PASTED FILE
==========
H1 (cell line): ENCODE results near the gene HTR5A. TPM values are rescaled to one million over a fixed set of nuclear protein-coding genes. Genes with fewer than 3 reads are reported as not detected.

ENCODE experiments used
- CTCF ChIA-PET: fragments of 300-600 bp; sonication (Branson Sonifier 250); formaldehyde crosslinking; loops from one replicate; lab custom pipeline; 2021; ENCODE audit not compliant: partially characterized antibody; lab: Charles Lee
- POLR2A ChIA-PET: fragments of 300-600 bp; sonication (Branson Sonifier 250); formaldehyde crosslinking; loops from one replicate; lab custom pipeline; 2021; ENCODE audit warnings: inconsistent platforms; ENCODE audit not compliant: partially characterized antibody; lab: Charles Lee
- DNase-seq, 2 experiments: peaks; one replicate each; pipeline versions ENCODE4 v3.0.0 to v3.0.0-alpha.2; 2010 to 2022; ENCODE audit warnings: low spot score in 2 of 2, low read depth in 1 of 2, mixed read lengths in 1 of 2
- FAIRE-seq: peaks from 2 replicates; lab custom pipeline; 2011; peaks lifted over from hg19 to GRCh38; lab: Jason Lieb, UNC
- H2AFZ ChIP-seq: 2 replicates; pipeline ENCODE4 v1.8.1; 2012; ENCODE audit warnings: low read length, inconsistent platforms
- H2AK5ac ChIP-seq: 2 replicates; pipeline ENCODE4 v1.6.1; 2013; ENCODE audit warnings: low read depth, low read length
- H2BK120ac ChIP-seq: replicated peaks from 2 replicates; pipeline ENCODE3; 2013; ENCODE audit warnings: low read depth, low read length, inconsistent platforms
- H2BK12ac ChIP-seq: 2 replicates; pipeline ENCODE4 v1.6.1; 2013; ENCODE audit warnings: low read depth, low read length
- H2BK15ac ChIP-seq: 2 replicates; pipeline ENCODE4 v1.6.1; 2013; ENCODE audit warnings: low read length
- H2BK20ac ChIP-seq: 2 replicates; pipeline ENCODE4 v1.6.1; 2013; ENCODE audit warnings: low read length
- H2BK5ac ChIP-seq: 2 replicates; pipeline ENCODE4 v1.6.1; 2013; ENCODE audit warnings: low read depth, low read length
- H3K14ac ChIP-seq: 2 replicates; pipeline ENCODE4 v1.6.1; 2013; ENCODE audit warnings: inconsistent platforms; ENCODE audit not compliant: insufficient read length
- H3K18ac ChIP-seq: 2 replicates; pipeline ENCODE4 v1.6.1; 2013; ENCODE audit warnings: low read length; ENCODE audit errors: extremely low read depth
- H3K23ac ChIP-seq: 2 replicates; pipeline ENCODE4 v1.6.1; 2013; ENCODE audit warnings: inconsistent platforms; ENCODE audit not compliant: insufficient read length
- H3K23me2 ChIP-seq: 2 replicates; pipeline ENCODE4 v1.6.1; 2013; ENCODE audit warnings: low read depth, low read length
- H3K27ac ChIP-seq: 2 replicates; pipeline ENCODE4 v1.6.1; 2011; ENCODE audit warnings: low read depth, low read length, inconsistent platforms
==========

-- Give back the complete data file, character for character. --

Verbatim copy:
H1 (cell line): ENCODE results near the gene HTR5A. TPM values are rescaled to one million over a fixed set of nuclear protein-coding genes. Genes with fewer than 3 reads are reported as not detected.

ENCODE experiments used
- CTCF ChIA-PET: fragments of 300-600 bp; sonication (Branson Sonifier 250); formaldehyde crosslinking; loops from one replicate; lab custom pipeline; 2021; ENCODE audit not compliant: partially characterized antibody; lab: Charles Lee
- POLR2A ChIA-PET: fragments of 300-600 bp; sonication (Branson Sonifier 250); formaldehyde crosslinking; loops from one replicate; lab custom pipeline; 2021; ENCODE audit warnings: inconsistent platforms; ENCODE audit not compliant: partially characterized antibody; lab: Charles Lee
- DNase-seq, 2 experiments: peaks; one replicate each; pipeline versions ENCODE4 v3.0.0 to v3.0.0-alpha.2; 2010 to 2022; ENCODE audit warnings: low spot score in 2 of 2, low read depth in 1 of 2, mixed read lengths in 1 of 2
- FAIRE-seq: peaks from 2 replicates; lab custom pipeline; 2011; peaks lifted over from hg19 to GRCh38; lab: Jason Lieb, UNC
- H2AFZ ChIP-seq: 2 replicates; pipeline ENCODE4 v1.8.1; 2012; ENCODE audit warnings: low read length, inconsistent platforms
- H2AK5ac ChIP-seq: 2 replicates; pipeline ENCODE4 v1.6.1; 2013; ENCODE audit warnings: low read depth, low read length
- H2BK120ac ChIP-seq: replicated peaks from 2 replicates; pipeline ENCODE3; 2013; ENCODE audit warnings: low read depth, low read length, inconsistent platforms
- H2BK12ac ChIP-seq: 2 replicates; pipeline ENCODE4 v1.6.1; 2013; ENCODE audit warnings: low read depth, low read length
- H2BK15ac ChIP-seq: 2 replicates; pipeline ENCODE4 v1.6.1; 2013; ENCODE audit warnings: low read length
- H2BK20ac ChIP-seq: 2 replicates; pipeline ENCODE4 v1.6.1; 2013; ENCODE audit warnings: low read length
- H2BK5ac ChIP-seq: 2 replicates; pipeline ENCODE4 v1.6.1; 2013; ENCODE audit warnings: low read depth, low read length
- H3K14ac ChIP-seq: 2 replicates; pipeline ENCODE4 v1.6.1; 2013; ENCODE audit warnings: inconsistent platforms; ENCODE audit not compliant: insufficient read length
- H3K18ac ChIP-seq: 2 replicates; pipeline ENCODE4 v1.6.1; 2013; ENCODE audit warnings: low read length; ENCODE audit errors: extremely low read depth
- H3K23ac ChIP-seq: 2 replicates; pipeline ENCODE4 v1.6.1; 2013; ENCODE audit warnings: inconsistent platforms; ENCODE audit not compliant: insufficient read length
- H3K23me2 ChIP-seq: 2 replicates; pipeline ENCODE4 v1.6.1; 2013; ENCODE audit warnings: low read depth, low read length
- H3K27ac ChIP-seq: 2 replicates; pipeline ENCODE4 v1.6.1; 2011; ENCODE audit warnings: low read depth, low read length, inconsistent platforms